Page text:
Lawmakers in Haiti will vote Saturday on the fate of embattled Prime Minister Jack Guy Lafontant, who has refused to resign in the wake of deadly looting and violence sparked by a now-abandoned plan to raise fuel prices.
“People of Haiti! I have a date with history in Parliament on Saturday, July 14 at 10 am, to respond to opposition deputies and speak about the achievements of the government,” Lafontant said Friday on Twitter.
“The hopes of the Haitian people are in the hands of the lawmakers.”
A week ago, the government in the impoverished Caribbean country announced plans for major fuel price hikes — 38 percent for gasoline, 47 percent for diesel and 51 percent for kerosene.
The announcement sparked mass protests, with streets in the capital Port-au-Prince and other cities blocked with barricades of debris and burning tires.
Dozens of shops were looted and burned and cars were set ablaze. At least four people were killed. The government quickly did an about-face and called off the planned price increases.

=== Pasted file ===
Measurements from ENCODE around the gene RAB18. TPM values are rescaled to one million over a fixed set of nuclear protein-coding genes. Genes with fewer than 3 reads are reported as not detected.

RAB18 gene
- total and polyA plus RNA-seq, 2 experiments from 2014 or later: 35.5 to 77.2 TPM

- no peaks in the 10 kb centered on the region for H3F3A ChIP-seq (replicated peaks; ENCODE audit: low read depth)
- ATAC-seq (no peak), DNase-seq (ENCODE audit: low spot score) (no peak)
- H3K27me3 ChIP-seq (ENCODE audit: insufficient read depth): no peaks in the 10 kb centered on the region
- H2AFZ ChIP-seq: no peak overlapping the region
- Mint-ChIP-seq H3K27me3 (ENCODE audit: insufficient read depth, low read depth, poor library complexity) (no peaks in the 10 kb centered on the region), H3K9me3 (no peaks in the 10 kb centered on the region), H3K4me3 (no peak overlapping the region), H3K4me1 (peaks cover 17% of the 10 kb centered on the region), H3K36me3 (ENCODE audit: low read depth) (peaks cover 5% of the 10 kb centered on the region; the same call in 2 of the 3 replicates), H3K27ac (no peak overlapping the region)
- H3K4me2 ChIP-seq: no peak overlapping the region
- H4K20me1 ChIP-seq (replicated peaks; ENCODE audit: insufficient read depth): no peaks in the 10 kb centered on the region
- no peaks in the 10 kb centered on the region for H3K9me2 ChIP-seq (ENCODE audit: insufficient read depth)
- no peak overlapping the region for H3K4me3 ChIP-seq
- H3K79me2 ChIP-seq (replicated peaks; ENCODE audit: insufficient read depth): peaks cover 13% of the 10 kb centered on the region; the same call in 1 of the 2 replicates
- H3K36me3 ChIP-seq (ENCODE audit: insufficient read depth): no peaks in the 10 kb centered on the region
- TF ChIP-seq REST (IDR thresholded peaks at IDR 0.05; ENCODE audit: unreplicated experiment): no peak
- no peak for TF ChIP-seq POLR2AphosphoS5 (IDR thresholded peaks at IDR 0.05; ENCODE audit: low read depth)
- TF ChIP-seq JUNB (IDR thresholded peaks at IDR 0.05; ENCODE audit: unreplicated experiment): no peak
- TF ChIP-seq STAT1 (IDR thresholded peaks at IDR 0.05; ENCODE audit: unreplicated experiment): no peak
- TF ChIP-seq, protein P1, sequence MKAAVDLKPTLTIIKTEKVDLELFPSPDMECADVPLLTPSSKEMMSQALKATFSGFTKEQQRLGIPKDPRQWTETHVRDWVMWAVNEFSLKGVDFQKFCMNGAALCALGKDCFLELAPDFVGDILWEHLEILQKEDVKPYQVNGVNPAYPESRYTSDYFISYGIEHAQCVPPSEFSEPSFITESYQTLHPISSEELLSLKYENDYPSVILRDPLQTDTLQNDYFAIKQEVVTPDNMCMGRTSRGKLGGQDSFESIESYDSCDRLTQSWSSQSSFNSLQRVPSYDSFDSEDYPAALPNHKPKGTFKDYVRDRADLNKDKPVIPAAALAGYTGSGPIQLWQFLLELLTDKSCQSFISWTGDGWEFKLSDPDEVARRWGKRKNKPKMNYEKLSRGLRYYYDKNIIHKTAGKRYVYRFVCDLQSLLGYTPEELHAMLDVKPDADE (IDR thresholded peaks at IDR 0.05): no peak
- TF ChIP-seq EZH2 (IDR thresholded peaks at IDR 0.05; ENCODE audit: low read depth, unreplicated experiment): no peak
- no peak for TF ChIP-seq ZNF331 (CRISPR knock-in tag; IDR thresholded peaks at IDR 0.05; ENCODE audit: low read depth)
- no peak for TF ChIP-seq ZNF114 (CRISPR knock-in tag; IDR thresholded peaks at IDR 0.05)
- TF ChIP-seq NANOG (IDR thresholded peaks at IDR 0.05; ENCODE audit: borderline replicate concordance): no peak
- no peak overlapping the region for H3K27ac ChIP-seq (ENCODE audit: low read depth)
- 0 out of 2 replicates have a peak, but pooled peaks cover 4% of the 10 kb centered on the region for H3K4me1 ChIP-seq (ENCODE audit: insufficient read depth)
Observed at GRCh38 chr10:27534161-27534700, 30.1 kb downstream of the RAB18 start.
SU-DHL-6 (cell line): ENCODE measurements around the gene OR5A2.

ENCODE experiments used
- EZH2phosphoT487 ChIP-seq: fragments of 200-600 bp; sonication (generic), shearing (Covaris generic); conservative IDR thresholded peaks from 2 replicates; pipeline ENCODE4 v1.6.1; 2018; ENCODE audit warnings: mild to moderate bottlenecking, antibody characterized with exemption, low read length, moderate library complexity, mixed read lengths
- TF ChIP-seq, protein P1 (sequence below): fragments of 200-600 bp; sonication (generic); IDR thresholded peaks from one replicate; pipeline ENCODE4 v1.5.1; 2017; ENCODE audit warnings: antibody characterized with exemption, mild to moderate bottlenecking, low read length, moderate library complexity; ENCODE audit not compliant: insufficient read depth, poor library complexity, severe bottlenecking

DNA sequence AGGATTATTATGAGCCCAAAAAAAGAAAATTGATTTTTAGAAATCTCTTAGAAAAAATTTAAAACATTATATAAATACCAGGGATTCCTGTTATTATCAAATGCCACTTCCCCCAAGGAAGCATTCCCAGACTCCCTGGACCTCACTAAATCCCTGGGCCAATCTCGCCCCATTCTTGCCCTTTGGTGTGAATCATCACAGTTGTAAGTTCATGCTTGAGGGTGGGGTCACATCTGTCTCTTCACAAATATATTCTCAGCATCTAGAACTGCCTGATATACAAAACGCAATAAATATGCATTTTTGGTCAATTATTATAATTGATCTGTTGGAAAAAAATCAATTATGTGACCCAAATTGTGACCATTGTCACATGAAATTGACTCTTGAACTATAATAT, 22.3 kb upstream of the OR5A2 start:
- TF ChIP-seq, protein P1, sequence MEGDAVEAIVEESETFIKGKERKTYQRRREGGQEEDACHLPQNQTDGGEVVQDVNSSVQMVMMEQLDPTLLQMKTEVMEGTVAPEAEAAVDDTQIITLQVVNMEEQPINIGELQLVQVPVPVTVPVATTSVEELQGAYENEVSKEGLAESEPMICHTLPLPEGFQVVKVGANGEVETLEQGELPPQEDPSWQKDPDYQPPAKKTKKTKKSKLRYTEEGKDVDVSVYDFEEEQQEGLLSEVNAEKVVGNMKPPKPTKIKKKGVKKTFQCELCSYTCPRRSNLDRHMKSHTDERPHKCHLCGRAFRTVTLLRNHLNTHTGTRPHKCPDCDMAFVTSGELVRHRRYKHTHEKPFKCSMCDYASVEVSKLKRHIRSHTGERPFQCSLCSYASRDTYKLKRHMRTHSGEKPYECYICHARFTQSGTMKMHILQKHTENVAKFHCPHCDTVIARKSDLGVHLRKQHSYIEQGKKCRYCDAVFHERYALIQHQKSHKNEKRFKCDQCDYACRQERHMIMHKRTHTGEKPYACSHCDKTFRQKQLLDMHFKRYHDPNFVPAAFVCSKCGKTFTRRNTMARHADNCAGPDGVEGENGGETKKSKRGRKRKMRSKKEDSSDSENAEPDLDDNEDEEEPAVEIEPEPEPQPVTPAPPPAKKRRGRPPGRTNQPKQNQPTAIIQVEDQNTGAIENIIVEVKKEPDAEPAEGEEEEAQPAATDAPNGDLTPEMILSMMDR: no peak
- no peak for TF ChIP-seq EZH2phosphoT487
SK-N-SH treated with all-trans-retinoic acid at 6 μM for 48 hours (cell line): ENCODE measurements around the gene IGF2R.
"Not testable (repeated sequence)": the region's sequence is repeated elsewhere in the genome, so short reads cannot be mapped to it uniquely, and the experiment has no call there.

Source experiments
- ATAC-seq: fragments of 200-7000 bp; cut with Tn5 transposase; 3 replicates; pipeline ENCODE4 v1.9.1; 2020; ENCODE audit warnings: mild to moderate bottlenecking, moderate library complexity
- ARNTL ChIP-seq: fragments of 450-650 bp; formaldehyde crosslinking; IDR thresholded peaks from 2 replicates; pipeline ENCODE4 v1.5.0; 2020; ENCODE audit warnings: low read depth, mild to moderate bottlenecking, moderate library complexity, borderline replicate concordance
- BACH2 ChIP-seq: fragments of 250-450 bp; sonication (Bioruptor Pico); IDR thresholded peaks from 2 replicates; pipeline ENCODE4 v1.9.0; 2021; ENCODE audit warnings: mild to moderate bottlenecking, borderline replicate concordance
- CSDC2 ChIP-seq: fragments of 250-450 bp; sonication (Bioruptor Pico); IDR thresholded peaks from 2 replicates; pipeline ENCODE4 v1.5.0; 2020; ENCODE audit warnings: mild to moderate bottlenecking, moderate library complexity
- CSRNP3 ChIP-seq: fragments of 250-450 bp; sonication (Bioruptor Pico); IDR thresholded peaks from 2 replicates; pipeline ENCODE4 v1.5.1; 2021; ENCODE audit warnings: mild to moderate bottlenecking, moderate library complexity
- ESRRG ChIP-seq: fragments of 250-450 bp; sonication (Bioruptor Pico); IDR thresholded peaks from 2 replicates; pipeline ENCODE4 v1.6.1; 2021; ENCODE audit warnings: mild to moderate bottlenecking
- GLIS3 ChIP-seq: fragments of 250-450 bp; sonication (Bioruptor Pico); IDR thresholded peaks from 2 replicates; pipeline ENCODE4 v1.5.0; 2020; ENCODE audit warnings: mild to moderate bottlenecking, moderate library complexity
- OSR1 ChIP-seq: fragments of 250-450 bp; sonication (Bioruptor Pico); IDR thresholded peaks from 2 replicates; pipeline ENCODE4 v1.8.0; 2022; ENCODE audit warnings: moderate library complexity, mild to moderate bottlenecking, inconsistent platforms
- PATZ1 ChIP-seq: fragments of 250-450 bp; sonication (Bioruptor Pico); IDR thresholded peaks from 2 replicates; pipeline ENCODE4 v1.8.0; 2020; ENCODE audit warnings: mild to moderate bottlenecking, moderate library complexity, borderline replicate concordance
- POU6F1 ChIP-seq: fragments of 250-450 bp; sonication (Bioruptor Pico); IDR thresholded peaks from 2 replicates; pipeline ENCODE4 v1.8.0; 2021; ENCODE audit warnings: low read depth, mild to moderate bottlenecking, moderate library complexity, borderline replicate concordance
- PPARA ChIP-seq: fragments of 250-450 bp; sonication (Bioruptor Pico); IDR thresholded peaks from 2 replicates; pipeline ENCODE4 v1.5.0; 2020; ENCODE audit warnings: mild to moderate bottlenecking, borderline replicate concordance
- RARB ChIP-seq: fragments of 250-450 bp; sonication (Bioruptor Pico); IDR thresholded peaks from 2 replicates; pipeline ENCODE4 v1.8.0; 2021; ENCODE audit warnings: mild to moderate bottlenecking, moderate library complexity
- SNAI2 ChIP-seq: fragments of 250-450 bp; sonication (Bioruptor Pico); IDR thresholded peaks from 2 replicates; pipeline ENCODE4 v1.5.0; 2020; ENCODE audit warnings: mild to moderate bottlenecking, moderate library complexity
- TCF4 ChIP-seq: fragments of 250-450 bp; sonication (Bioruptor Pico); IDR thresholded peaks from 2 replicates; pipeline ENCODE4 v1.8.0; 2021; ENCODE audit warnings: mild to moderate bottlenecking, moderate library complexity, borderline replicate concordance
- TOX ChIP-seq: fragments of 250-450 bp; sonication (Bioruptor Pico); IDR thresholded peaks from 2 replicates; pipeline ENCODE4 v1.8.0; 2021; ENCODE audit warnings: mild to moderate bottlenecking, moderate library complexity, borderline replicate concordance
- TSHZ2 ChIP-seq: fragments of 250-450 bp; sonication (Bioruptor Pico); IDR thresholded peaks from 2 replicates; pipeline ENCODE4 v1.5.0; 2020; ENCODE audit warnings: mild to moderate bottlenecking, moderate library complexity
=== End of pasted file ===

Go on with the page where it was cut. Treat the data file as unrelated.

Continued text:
Lafontant, who took office in February 2017, had faced widespread criticism even before the spasm of violence.
Last week, lawmakers opened debate on his future in the lower house, where President Jovenel Moise’s allies hold the majority. Lafontant, a doctor by training and a political novice, is a friend of the president.
But some say the fuel-price fiasco could spell the fall of Lafontant’s administration.
The speaker of the Chamber of Deputies, Gary Bodeau, told AFP that he was working with Lafontant and national police to ensure the safety of the lawmakers, amid fears the session could spark violence.
Lafontant — who will be accompanied by his ministers — is expected to address lawmakers at the start of the session.
After that, deputies will be able to speak and ask him questions.
At the end of the debate, an absolute majority is needed to either oust Lafontant or allow him to continue in office.